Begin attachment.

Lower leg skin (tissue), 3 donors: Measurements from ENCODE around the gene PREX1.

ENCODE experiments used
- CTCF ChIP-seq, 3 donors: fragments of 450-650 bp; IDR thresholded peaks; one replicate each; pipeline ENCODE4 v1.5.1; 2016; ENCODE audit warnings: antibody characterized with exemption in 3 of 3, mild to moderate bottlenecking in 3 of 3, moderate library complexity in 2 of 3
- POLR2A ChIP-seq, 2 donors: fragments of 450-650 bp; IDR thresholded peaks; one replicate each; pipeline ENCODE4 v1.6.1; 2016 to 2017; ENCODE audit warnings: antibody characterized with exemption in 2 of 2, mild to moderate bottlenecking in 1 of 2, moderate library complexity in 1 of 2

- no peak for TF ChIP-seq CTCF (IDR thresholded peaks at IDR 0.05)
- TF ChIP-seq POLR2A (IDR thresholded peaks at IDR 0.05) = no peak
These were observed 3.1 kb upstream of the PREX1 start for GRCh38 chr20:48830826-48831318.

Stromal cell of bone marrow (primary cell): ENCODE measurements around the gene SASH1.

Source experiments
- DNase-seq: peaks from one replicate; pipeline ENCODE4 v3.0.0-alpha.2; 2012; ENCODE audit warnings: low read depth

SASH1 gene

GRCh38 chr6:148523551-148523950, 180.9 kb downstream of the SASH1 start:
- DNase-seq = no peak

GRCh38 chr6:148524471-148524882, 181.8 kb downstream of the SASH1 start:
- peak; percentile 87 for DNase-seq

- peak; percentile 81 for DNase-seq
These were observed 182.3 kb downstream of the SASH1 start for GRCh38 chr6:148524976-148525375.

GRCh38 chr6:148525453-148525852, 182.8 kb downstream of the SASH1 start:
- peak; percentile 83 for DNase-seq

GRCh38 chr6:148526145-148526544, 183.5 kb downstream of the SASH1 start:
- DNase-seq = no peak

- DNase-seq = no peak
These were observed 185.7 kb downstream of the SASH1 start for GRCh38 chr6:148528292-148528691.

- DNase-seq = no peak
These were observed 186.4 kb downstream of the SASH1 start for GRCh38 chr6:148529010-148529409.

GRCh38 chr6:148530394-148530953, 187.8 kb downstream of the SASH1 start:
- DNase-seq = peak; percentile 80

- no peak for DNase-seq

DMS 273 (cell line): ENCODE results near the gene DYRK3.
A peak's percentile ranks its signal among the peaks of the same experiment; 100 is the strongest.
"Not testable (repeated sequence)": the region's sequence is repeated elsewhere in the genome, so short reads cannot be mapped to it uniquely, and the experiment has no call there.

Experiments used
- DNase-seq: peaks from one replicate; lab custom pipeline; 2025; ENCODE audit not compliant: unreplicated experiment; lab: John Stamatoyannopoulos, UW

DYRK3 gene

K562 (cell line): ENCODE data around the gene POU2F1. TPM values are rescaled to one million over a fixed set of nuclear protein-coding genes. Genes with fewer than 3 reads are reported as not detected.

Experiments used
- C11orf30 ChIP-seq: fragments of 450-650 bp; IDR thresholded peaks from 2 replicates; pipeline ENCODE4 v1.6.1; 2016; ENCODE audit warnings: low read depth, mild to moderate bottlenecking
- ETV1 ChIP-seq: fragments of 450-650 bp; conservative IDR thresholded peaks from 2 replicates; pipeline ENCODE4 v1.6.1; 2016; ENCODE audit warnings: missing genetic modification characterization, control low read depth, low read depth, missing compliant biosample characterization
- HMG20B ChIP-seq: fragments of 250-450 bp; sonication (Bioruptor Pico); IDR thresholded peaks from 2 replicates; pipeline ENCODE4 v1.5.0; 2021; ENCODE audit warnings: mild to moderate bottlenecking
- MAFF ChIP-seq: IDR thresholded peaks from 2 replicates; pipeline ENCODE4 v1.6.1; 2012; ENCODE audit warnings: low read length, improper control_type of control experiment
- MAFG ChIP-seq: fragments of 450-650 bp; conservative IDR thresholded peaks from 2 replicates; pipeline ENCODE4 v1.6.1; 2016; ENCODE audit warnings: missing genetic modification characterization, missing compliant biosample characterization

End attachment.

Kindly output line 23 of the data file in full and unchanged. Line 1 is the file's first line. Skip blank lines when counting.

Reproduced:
These were observed 185.7 kb downstream of the SASH1 start for GRCh38 chr6:148528292-148528691.